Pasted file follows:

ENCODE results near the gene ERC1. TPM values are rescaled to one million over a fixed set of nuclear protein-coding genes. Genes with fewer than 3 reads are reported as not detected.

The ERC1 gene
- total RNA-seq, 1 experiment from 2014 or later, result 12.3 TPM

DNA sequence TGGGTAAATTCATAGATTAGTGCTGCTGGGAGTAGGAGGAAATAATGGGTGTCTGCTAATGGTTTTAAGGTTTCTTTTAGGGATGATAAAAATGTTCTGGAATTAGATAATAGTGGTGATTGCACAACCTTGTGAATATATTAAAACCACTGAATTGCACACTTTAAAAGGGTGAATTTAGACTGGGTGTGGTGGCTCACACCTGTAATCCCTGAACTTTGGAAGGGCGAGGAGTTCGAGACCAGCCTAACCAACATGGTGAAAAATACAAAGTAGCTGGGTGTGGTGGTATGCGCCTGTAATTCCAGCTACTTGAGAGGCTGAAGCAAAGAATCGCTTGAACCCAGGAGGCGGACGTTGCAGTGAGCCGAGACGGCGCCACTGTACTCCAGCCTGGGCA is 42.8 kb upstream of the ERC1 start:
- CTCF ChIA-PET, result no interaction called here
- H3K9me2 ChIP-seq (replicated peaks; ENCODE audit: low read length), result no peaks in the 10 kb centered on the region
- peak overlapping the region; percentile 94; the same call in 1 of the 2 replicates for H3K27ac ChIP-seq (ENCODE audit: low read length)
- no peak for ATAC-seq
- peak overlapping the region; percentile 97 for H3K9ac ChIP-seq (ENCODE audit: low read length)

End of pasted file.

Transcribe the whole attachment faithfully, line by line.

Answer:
ENCODE results near the gene ERC1. TPM values are rescaled to one million over a fixed set of nuclear protein-coding genes. Genes with fewer than 3 reads are reported as not detected.

The ERC1 gene
- total RNA-seq, 1 experiment from 2014 or later, result 12.3 TPM

DNA sequence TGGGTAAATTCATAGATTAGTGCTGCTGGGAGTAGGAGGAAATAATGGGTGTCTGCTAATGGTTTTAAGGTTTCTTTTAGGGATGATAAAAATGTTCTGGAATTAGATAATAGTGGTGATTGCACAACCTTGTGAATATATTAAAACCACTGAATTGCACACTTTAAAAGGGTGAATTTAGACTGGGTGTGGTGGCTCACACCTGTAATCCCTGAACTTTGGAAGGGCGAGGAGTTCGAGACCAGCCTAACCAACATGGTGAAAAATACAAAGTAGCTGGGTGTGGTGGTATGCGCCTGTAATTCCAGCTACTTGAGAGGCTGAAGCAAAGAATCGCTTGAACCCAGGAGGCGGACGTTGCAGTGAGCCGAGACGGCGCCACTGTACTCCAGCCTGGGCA is 42.8 kb upstream of the ERC1 start:
- CTCF ChIA-PET, result no interaction called here
- H3K9me2 ChIP-seq (replicated peaks; ENCODE audit: low read length), result no peaks in the 10 kb centered on the region
- peak overlapping the region; percentile 94; the same call in 1 of the 2 replicates for H3K27ac ChIP-seq (ENCODE audit: low read length)
- no peak for ATAC-seq
- peak overlapping the region; percentile 97 for H3K9ac ChIP-seq (ENCODE audit: low read length)